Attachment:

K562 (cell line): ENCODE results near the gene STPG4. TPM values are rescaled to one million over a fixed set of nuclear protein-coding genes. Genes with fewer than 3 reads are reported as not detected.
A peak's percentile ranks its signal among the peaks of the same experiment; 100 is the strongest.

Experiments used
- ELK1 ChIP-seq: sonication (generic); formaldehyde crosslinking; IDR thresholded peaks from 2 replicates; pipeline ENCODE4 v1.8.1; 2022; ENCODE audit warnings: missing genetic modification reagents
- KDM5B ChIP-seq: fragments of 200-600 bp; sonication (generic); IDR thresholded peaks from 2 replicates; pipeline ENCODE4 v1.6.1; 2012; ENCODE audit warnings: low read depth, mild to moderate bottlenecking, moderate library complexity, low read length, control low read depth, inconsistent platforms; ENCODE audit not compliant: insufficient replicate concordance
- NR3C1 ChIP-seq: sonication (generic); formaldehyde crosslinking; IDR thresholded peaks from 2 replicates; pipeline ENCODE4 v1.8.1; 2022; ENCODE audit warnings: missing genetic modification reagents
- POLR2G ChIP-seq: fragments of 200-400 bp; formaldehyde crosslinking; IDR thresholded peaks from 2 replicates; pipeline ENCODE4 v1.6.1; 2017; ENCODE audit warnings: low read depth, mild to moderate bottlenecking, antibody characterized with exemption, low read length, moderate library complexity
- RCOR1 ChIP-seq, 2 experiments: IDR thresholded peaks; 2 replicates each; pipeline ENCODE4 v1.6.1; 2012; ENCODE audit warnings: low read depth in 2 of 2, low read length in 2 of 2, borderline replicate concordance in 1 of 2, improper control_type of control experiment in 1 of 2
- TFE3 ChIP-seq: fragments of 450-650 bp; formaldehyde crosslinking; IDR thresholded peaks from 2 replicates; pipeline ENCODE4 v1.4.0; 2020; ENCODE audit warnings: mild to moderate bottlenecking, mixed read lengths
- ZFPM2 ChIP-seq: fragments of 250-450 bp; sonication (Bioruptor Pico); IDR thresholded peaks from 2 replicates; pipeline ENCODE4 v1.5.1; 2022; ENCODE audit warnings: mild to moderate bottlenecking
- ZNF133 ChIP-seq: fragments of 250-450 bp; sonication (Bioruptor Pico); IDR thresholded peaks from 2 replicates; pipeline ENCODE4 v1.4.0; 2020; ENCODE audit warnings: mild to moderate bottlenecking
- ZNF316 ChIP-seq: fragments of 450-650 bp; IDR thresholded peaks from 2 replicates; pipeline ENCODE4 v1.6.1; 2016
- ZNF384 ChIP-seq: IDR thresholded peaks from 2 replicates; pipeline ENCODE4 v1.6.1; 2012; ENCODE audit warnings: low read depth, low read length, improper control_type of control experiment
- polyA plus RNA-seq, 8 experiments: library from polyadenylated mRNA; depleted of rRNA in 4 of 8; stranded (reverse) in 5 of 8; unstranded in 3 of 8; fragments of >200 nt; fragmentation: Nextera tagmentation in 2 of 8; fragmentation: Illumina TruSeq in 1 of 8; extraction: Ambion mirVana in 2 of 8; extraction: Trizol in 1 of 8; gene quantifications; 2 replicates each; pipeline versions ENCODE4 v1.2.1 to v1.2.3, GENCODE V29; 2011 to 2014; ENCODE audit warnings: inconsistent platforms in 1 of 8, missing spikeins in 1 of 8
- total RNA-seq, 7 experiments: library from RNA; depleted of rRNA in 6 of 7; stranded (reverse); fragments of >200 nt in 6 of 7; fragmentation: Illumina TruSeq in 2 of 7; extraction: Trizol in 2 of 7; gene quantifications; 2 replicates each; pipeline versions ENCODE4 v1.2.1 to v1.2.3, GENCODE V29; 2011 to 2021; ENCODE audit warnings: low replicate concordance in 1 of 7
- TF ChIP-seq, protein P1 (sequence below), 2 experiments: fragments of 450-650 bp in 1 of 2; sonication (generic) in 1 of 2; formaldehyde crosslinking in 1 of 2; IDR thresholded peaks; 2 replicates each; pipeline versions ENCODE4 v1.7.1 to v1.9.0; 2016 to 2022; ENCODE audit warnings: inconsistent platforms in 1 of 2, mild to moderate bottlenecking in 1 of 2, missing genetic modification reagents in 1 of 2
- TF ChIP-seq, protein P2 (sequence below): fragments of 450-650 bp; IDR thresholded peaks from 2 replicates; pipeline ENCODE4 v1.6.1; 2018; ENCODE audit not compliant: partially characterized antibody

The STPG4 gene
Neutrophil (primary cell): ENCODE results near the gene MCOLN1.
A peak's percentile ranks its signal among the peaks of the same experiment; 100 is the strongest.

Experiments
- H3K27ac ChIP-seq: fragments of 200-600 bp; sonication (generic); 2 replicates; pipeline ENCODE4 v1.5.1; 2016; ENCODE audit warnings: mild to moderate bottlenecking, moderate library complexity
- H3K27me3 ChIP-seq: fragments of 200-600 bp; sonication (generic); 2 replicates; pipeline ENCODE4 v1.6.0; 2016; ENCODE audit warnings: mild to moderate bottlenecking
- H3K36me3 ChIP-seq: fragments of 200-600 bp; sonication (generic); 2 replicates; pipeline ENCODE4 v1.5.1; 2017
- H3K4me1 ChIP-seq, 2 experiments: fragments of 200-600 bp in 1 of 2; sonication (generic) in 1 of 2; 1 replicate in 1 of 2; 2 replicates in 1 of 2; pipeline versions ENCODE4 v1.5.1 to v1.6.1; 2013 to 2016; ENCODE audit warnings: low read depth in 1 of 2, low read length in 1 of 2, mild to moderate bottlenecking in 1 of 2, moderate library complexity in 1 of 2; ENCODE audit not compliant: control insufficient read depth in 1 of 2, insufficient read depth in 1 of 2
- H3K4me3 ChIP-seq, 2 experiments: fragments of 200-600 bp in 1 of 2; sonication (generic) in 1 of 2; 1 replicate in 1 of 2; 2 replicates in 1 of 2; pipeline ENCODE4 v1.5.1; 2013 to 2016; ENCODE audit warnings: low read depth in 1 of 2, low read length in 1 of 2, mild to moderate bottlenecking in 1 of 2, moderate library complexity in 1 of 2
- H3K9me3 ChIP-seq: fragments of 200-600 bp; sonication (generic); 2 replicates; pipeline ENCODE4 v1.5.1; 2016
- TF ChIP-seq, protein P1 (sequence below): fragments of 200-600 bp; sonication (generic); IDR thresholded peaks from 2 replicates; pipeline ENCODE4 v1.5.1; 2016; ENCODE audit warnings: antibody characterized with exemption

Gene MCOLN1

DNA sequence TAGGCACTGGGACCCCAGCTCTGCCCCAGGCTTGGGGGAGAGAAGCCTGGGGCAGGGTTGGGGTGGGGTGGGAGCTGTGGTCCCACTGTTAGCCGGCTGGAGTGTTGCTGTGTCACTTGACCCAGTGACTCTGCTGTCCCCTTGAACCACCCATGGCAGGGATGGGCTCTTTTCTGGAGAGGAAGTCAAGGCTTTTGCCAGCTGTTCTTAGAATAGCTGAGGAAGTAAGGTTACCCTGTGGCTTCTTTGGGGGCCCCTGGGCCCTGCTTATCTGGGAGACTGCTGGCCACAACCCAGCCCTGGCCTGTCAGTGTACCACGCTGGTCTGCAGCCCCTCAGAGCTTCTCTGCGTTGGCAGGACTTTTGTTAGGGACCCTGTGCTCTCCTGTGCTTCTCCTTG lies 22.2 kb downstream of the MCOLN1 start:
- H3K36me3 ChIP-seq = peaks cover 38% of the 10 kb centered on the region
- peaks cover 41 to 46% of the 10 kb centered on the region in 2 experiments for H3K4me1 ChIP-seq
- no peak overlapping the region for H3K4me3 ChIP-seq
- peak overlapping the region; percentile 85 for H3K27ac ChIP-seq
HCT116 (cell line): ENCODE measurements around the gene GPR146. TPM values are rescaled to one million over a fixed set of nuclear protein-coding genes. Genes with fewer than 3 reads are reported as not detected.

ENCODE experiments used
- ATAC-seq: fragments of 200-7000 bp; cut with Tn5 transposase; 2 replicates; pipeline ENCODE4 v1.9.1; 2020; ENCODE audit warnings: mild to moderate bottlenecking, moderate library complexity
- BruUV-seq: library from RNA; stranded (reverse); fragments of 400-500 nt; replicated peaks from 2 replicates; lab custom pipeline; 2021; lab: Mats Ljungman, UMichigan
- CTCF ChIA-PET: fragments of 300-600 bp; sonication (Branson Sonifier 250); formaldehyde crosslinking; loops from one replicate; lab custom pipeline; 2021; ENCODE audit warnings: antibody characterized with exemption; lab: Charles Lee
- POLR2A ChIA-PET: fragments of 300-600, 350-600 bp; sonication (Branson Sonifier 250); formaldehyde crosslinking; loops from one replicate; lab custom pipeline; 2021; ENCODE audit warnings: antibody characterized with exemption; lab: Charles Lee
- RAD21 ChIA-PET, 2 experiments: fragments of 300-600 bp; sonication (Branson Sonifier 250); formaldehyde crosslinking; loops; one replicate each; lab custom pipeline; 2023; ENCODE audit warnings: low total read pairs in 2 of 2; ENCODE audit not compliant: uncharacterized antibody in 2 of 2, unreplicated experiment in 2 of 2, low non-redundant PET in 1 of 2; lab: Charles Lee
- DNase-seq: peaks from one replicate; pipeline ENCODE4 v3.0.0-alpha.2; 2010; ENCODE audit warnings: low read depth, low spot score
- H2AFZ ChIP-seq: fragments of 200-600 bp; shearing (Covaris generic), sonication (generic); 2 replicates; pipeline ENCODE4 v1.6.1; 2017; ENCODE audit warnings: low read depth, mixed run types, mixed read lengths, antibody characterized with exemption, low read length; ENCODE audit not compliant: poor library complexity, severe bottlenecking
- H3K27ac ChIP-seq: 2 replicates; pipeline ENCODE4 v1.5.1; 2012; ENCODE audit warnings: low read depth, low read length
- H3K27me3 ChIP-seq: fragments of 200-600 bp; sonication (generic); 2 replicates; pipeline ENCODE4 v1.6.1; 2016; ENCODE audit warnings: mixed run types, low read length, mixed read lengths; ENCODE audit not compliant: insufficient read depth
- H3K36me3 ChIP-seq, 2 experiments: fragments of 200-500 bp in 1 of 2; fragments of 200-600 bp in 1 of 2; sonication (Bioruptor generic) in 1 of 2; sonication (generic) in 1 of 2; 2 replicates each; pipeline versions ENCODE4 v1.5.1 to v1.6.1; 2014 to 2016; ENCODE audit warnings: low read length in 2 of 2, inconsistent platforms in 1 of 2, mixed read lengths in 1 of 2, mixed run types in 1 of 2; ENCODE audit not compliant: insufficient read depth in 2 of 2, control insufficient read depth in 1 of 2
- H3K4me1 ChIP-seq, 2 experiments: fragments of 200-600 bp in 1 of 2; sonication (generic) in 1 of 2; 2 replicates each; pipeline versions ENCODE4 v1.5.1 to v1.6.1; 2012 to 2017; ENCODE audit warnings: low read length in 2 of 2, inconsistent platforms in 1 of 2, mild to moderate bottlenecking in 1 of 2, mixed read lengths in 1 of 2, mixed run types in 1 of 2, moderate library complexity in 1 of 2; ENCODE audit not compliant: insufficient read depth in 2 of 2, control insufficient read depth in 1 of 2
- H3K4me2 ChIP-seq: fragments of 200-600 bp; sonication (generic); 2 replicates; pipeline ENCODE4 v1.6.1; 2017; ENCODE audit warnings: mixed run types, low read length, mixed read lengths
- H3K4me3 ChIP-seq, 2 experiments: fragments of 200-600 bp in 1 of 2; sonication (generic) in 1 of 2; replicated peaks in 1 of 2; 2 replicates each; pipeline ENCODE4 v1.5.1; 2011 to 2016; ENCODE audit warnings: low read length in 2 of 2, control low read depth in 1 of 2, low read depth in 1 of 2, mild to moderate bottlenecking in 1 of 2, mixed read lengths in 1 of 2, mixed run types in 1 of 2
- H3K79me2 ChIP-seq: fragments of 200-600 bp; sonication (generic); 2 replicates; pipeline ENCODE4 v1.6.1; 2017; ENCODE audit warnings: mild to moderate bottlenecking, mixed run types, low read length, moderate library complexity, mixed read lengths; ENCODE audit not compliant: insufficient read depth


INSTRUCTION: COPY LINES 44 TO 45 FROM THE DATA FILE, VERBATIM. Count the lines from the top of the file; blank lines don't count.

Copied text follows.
- H3K27ac ChIP-seq: 2 replicates; pipeline ENCODE4 v1.5.1; 2012; ENCODE audit warnings: low read depth, low read length
- H3K27me3 ChIP-seq: fragments of 200-600 bp; sonication (generic); 2 replicates; pipeline ENCODE4 v1.6.1; 2016; ENCODE audit warnings: mixed run types, low read length, mixed read lengths; ENCODE audit not compliant: insufficient read depth